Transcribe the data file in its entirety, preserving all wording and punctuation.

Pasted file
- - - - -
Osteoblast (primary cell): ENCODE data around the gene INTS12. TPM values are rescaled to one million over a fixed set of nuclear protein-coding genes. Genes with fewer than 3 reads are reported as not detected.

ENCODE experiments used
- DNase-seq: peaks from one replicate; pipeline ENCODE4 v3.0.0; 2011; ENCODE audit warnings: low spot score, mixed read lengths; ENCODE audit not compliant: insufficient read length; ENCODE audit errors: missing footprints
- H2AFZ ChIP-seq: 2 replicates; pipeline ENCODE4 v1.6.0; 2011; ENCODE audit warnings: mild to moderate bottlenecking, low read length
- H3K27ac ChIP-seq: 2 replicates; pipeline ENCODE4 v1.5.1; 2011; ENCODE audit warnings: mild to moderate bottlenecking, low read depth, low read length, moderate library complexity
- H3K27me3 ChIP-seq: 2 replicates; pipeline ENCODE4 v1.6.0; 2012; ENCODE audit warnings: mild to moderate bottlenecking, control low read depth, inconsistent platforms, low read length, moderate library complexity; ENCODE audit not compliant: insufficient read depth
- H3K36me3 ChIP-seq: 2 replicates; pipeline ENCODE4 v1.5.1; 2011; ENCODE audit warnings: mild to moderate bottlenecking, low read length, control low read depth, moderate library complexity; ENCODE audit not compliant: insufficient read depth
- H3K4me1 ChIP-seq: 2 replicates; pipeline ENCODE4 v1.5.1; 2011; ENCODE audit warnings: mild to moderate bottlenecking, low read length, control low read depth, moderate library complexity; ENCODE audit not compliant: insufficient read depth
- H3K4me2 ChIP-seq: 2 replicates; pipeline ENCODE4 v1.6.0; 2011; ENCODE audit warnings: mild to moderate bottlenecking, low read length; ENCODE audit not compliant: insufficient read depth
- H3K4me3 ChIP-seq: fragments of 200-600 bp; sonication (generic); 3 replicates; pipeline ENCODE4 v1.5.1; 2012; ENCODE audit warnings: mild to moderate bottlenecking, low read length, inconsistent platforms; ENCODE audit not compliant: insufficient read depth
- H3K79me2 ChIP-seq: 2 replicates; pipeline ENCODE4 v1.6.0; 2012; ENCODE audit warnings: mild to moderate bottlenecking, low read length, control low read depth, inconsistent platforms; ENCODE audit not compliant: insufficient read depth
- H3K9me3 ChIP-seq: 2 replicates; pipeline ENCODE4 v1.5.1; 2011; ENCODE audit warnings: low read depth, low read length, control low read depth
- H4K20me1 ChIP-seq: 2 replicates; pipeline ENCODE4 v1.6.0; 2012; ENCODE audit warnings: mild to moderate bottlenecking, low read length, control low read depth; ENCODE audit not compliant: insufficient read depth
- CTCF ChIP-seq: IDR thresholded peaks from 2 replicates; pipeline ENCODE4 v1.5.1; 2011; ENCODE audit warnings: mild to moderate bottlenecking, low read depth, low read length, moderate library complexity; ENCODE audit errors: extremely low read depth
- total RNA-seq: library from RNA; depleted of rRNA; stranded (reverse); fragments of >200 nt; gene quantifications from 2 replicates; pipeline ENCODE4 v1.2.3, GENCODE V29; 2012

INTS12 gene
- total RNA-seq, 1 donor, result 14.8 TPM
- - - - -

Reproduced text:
Osteoblast (primary cell): ENCODE data around the gene INTS12. TPM values are rescaled to one million over a fixed set of nuclear protein-coding genes. Genes with fewer than 3 reads are reported as not detected.

ENCODE experiments used
- DNase-seq: peaks from one replicate; pipeline ENCODE4 v3.0.0; 2011; ENCODE audit warnings: low spot score, mixed read lengths; ENCODE audit not compliant: insufficient read length; ENCODE audit errors: missing footprints
- H2AFZ ChIP-seq: 2 replicates; pipeline ENCODE4 v1.6.0; 2011; ENCODE audit warnings: mild to moderate bottlenecking, low read length
- H3K27ac ChIP-seq: 2 replicates; pipeline ENCODE4 v1.5.1; 2011; ENCODE audit warnings: mild to moderate bottlenecking, low read depth, low read length, moderate library complexity
- H3K27me3 ChIP-seq: 2 replicates; pipeline ENCODE4 v1.6.0; 2012; ENCODE audit warnings: mild to moderate bottlenecking, control low read depth, inconsistent platforms, low read length, moderate library complexity; ENCODE audit not compliant: insufficient read depth
- H3K36me3 ChIP-seq: 2 replicates; pipeline ENCODE4 v1.5.1; 2011; ENCODE audit warnings: mild to moderate bottlenecking, low read length, control low read depth, moderate library complexity; ENCODE audit not compliant: insufficient read depth
- H3K4me1 ChIP-seq: 2 replicates; pipeline ENCODE4 v1.5.1; 2011; ENCODE audit warnings: mild to moderate bottlenecking, low read length, control low read depth, moderate library complexity; ENCODE audit not compliant: insufficient read depth
- H3K4me2 ChIP-seq: 2 replicates; pipeline ENCODE4 v1.6.0; 2011; ENCODE audit warnings: mild to moderate bottlenecking, low read length; ENCODE audit not compliant: insufficient read depth
- H3K4me3 ChIP-seq: fragments of 200-600 bp; sonication (generic); 3 replicates; pipeline ENCODE4 v1.5.1; 2012; ENCODE audit warnings: mild to moderate bottlenecking, low read length, inconsistent platforms; ENCODE audit not compliant: insufficient read depth
- H3K79me2 ChIP-seq: 2 replicates; pipeline ENCODE4 v1.6.0; 2012; ENCODE audit warnings: mild to moderate bottlenecking, low read length, control low read depth, inconsistent platforms; ENCODE audit not compliant: insufficient read depth
- H3K9me3 ChIP-seq: 2 replicates; pipeline ENCODE4 v1.5.1; 2011; ENCODE audit warnings: low read depth, low read length, control low read depth
- H4K20me1 ChIP-seq: 2 replicates; pipeline ENCODE4 v1.6.0; 2012; ENCODE audit warnings: mild to moderate bottlenecking, low read length, control low read depth; ENCODE audit not compliant: insufficient read depth
- CTCF ChIP-seq: IDR thresholded peaks from 2 replicates; pipeline ENCODE4 v1.5.1; 2011; ENCODE audit warnings: mild to moderate bottlenecking, low read depth, low read length, moderate library complexity; ENCODE audit errors: extremely low read depth
- total RNA-seq: library from RNA; depleted of rRNA; stranded (reverse); fragments of >200 nt; gene quantifications from 2 replicates; pipeline ENCODE4 v1.2.3, GENCODE V29; 2012

INTS12 gene
- total RNA-seq, 1 donor, result 14.8 TPM